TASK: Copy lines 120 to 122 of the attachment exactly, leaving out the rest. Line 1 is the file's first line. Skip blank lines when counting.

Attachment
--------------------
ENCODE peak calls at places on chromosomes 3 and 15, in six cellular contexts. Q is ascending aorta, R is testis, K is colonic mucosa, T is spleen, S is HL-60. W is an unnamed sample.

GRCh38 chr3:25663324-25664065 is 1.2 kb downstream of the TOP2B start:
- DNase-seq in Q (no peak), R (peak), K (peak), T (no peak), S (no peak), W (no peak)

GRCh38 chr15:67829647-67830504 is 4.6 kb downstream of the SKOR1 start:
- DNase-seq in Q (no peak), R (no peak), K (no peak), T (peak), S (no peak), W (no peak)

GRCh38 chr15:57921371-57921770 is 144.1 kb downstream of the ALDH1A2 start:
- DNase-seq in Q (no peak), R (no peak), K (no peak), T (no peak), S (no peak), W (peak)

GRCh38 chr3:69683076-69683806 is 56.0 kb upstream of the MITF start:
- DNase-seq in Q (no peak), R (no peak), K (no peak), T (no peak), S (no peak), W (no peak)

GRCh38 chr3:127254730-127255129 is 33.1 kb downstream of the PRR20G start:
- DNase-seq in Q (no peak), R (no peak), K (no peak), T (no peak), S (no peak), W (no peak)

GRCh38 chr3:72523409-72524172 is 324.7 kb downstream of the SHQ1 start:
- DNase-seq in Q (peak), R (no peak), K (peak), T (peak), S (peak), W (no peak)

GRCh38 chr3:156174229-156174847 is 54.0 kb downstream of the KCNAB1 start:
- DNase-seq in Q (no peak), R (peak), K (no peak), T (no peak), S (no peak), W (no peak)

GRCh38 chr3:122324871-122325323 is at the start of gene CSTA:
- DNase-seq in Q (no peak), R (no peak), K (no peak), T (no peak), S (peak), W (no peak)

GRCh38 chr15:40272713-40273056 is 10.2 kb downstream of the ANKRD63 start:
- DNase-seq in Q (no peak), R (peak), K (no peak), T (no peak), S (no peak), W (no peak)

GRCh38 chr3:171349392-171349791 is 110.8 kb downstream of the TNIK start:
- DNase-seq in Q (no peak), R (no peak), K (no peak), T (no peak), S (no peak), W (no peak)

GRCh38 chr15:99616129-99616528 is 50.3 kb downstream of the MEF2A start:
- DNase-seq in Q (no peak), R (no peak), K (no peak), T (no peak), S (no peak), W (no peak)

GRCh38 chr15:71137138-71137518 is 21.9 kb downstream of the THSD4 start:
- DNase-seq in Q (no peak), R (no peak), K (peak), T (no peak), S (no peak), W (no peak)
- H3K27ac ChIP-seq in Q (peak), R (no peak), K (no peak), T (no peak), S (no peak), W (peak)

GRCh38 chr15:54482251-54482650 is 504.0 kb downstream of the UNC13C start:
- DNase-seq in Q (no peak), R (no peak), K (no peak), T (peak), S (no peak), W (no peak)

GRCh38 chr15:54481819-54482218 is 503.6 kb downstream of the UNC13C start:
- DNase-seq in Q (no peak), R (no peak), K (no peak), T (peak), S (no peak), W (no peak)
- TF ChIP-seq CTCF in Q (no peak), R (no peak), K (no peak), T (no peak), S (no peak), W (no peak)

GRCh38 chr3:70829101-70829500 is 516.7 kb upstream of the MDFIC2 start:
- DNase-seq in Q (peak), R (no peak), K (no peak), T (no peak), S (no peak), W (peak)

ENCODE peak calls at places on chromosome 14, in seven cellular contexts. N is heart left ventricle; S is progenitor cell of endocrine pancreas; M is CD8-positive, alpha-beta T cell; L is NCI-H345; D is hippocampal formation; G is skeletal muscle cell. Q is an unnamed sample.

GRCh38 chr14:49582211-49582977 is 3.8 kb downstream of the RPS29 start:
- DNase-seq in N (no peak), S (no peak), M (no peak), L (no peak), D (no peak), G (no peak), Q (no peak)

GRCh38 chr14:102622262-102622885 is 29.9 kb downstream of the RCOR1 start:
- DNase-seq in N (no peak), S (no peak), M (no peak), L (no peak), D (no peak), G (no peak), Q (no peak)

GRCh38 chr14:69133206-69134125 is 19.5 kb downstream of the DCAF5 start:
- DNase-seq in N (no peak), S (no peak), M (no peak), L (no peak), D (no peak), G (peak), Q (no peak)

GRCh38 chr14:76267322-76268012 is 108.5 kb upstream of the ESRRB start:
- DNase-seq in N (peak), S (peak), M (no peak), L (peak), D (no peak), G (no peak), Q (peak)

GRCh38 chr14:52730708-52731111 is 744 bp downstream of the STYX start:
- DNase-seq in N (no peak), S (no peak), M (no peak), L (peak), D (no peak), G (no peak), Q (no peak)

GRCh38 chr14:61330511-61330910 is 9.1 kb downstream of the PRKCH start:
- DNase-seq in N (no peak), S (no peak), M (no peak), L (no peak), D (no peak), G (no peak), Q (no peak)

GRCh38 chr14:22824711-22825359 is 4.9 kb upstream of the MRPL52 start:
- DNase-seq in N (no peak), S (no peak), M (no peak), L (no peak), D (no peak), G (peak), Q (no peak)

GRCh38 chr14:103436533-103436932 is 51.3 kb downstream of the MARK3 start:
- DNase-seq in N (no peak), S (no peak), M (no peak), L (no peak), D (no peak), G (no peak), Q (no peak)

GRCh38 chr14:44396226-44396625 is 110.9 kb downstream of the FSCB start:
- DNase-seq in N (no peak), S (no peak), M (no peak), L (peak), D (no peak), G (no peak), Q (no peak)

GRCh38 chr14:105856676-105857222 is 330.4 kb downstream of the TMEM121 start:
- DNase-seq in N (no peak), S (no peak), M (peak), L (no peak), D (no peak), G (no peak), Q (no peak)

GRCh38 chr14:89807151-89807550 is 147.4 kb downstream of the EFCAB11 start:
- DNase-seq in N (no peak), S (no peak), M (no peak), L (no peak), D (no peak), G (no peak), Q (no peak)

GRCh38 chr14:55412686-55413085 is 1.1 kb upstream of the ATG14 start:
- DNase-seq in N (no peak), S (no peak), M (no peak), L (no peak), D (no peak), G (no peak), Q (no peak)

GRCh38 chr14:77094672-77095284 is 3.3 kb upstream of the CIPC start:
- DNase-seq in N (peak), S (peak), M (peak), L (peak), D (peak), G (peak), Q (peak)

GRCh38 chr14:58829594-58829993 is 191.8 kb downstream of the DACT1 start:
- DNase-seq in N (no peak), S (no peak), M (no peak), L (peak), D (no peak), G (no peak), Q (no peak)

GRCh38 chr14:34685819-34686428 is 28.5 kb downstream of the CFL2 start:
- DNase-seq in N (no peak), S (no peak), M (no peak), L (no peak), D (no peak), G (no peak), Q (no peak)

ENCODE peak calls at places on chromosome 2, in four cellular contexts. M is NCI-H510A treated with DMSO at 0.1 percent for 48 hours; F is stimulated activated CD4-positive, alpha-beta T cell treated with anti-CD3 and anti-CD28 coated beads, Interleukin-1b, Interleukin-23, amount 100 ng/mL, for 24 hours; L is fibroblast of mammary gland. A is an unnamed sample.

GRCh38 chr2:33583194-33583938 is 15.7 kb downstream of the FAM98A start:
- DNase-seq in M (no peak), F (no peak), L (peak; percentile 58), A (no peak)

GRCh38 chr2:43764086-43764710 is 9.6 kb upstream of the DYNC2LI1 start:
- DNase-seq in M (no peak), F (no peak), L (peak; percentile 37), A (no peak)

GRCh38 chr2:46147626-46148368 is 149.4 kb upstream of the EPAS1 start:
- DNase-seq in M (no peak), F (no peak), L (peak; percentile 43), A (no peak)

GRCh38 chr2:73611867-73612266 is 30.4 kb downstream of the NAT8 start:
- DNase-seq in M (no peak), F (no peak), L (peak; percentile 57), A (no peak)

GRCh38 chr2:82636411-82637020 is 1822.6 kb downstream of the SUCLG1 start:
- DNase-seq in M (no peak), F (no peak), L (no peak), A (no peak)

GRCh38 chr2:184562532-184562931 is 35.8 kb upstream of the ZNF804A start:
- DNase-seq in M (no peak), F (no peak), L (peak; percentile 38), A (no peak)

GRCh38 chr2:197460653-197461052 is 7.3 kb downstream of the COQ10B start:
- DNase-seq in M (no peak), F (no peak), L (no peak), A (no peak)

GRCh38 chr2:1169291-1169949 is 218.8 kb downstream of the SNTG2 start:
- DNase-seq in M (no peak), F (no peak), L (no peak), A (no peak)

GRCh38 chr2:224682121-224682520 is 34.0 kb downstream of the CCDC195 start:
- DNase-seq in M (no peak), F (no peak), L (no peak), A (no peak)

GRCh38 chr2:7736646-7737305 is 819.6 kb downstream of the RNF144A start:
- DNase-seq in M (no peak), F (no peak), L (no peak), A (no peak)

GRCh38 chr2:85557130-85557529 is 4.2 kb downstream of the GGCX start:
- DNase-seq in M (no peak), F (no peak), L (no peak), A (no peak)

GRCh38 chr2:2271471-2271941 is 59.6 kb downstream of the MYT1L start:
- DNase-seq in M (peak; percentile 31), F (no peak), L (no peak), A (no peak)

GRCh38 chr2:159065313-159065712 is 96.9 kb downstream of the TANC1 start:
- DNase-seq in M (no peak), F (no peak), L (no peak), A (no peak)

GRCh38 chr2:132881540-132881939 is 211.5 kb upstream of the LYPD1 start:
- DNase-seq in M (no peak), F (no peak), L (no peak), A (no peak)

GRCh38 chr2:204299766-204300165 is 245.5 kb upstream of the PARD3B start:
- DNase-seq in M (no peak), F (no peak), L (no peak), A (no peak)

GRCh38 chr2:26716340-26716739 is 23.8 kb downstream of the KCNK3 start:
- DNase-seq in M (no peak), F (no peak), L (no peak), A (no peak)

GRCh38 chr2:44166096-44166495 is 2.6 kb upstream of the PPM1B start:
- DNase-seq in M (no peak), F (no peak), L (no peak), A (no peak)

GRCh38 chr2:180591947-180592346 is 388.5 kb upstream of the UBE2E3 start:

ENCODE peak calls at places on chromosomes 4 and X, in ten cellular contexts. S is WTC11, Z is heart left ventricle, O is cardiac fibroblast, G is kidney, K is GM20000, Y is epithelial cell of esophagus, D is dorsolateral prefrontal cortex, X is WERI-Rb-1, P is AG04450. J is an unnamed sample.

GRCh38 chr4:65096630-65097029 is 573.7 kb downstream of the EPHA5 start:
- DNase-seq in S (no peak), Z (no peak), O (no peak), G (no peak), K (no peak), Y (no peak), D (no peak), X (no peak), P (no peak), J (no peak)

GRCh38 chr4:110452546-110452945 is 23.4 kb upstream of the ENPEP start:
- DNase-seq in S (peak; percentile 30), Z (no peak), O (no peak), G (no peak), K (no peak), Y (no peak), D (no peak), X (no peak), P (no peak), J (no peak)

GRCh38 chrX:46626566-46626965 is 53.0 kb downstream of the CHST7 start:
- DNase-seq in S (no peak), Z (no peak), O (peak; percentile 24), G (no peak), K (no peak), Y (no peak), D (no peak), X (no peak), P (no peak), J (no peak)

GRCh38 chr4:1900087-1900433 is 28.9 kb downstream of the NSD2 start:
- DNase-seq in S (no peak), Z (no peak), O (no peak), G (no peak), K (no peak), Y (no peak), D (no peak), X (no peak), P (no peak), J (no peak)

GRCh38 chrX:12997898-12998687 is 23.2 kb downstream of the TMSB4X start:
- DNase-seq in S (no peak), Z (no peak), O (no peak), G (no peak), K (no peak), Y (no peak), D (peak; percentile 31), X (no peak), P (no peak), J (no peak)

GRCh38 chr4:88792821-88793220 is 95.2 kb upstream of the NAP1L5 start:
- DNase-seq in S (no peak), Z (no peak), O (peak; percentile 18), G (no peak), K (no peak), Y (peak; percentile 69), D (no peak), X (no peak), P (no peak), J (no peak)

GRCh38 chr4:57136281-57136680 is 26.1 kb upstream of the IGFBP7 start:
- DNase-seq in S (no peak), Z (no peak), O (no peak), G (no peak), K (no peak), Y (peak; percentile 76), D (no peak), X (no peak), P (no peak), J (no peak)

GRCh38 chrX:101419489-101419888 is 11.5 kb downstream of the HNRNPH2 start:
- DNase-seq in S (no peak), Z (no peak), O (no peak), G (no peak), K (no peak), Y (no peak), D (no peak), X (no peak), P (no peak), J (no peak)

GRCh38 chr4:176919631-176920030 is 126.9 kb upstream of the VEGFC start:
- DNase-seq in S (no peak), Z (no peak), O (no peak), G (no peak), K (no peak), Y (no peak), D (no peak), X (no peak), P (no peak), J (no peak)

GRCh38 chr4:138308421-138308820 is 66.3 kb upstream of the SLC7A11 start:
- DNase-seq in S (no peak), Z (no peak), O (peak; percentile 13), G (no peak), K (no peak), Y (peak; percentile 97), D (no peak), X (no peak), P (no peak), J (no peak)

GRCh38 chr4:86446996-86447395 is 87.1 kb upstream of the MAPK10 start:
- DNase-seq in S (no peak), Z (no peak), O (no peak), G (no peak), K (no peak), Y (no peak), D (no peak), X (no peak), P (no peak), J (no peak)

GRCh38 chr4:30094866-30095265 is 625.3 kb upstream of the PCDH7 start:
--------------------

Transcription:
GRCh38 chr4:138308421-138308820 is 66.3 kb upstream of the SLC7A11 start:
- DNase-seq in S (no peak), Z (no peak), O (peak; percentile 13), G (no peak), K (no peak), Y (peak; percentile 97), D (no peak), X (no peak), P (no peak), J (no peak)

GRCh38 chr4:86446996-86447395 is 87.1 kb upstream of the MAPK10 start: